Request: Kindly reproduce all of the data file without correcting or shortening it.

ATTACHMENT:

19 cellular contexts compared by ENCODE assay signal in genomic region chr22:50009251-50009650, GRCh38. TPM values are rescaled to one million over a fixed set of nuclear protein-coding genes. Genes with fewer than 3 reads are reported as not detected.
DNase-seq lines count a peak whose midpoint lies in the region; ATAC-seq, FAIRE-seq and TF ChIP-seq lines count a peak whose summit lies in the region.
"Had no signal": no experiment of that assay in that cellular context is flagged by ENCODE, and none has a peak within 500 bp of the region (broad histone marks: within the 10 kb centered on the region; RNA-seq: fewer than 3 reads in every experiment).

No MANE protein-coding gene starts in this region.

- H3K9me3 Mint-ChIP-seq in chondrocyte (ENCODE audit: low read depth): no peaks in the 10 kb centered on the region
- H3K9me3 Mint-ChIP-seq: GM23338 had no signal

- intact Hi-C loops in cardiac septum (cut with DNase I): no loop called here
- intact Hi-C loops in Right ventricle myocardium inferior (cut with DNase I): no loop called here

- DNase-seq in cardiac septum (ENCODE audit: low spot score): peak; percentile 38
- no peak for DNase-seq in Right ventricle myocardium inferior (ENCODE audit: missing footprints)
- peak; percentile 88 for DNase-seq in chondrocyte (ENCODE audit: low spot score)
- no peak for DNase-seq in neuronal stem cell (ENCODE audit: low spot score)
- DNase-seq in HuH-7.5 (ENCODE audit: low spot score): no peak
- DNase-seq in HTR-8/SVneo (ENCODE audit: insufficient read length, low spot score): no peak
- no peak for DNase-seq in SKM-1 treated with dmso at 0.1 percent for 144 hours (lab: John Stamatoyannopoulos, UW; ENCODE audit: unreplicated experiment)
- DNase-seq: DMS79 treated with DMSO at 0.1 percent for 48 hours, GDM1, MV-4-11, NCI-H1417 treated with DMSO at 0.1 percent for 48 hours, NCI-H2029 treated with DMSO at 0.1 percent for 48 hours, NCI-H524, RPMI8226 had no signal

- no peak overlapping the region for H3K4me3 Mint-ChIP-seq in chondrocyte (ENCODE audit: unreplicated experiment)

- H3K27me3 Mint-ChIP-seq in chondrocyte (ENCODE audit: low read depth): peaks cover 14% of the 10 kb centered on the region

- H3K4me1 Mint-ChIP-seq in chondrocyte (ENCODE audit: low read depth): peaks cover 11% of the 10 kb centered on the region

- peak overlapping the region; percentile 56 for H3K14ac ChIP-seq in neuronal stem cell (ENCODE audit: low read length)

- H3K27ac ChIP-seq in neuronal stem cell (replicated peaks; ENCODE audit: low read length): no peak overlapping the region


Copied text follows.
19 cellular contexts compared by ENCODE assay signal in genomic region chr22:50009251-50009650, GRCh38. TPM values are rescaled to one million over a fixed set of nuclear protein-coding genes. Genes with fewer than 3 reads are reported as not detected.
DNase-seq lines count a peak whose midpoint lies in the region; ATAC-seq, FAIRE-seq and TF ChIP-seq lines count a peak whose summit lies in the region.
"Had no signal": no experiment of that assay in that cellular context is flagged by ENCODE, and none has a peak within 500 bp of the region (broad histone marks: within the 10 kb centered on the region; RNA-seq: fewer than 3 reads in every experiment).

No MANE protein-coding gene starts in this region.

- H3K9me3 Mint-ChIP-seq in chondrocyte (ENCODE audit: low read depth): no peaks in the 10 kb centered on the region
- H3K9me3 Mint-ChIP-seq: GM23338 had no signal

- intact Hi-C loops in cardiac septum (cut with DNase I): no loop called here
- intact Hi-C loops in Right ventricle myocardium inferior (cut with DNase I): no loop called here

- DNase-seq in cardiac septum (ENCODE audit: low spot score): peak; percentile 38
- no peak for DNase-seq in Right ventricle myocardium inferior (ENCODE audit: missing footprints)
- peak; percentile 88 for DNase-seq in chondrocyte (ENCODE audit: low spot score)
- no peak for DNase-seq in neuronal stem cell (ENCODE audit: low spot score)
- DNase-seq in HuH-7.5 (ENCODE audit: low spot score): no peak
- DNase-seq in HTR-8/SVneo (ENCODE audit: insufficient read length, low spot score): no peak
- no peak for DNase-seq in SKM-1 treated with dmso at 0.1 percent for 144 hours (lab: John Stamatoyannopoulos, UW; ENCODE audit: unreplicated experiment)
- DNase-seq: DMS79 treated with DMSO at 0.1 percent for 48 hours, GDM1, MV-4-11, NCI-H1417 treated with DMSO at 0.1 percent for 48 hours, NCI-H2029 treated with DMSO at 0.1 percent for 48 hours, NCI-H524, RPMI8226 had no signal

- no peak overlapping the region for H3K4me3 Mint-ChIP-seq in chondrocyte (ENCODE audit: unreplicated experiment)

- H3K27me3 Mint-ChIP-seq in chondrocyte (ENCODE audit: low read depth): peaks cover 14% of the 10 kb centered on the region

- H3K4me1 Mint-ChIP-seq in chondrocyte (ENCODE audit: low read depth): peaks cover 11% of the 10 kb centered on the region

- peak overlapping the region; percentile 56 for H3K14ac ChIP-seq in neuronal stem cell (ENCODE audit: low read length)

- H3K27ac ChIP-seq in neuronal stem cell (replicated peaks; ENCODE audit: low read length): no peak overlapping the region